B.C. liquor prices should be increased to reduce illness and injuries, and alcoholic beverages should be given free to homeless alcoholics, addiction researchers at the University of Victoria say in a wide-ranging report.
It can cost as little as 58 cents for a standard drink bought through government-run BC Liquor Stores, meaning it costs as little as $2.32 for an average woman to exceed national guidelines for daily consumption and as little as $2.80 for an average man, the Centre for Addictions Research said in a report Thursday.
That cost is much lower than in Saskatchewan and Ontario, and the study recommends the B.C. government raise prices on the cheapest wines, ciders and beers.
'There's quite a lot of very cheap drinks out there.'—Addiction researcher Tim Stockwell
The price increase would have to go hand in hand with introducing alcohol harm-reduction programs for homeless problem drinkers, who could otherwise resort to hazardous sources such as rubbing alcohol or mouthwash, said the centre's lead researcher, Tim Stockwell.
Stockwell said similar programs in other jurisdictions, including Ontario, are proving worthwhile.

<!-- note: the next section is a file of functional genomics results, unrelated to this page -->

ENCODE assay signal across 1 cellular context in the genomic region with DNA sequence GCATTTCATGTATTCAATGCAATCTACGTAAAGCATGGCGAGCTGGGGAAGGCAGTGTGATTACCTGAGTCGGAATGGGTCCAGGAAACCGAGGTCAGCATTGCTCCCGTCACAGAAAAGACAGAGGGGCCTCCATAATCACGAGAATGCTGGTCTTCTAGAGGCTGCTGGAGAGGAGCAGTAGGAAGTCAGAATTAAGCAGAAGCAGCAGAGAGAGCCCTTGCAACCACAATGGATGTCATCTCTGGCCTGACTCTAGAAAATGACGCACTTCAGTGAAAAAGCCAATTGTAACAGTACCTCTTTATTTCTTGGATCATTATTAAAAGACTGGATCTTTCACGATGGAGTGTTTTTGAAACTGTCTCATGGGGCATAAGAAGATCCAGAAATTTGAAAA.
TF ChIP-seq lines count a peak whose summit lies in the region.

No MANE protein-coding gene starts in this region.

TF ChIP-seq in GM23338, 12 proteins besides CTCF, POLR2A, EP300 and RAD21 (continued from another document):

"The results are spectacular," he told CBC News. "There's reduced alcohol consumption. There's fewer admissions to hospital, to prison. So this is a group that needs stabilizing for accommodation, health and criminal behaviour as well."
The report authors looked at the price of every one of the 5,506 products on BC Liquor Store shelves and found the price of a standard drink ranged from 58 cents to $994.
"There's quite a lot of very cheap drinks out there," said Tim Stockwell.
Positive potential impact
He said raising the price to a $1.50 minimum could have a major impact on everything from hospital visits and traffic accidents, to venereal disease.
"I know it's not a very popular thing to say, but it's said in the interests of public health and safety," he added.
Researchers compared the price of alcohol in the province with six widely used illegal drugs including marijuana, cocaine and heroin.
While the median price for a single dose of marijuana was lower at $1.87, the cheapest high could still be found at the liquor store.
Stockwell said there is plenty of evidence around the world to show that when the price of alcohol goes up, the negative consequences go down.
While the lead research in the study was done at the centre, it also had contributions from experts across Canada, the United States and Australia.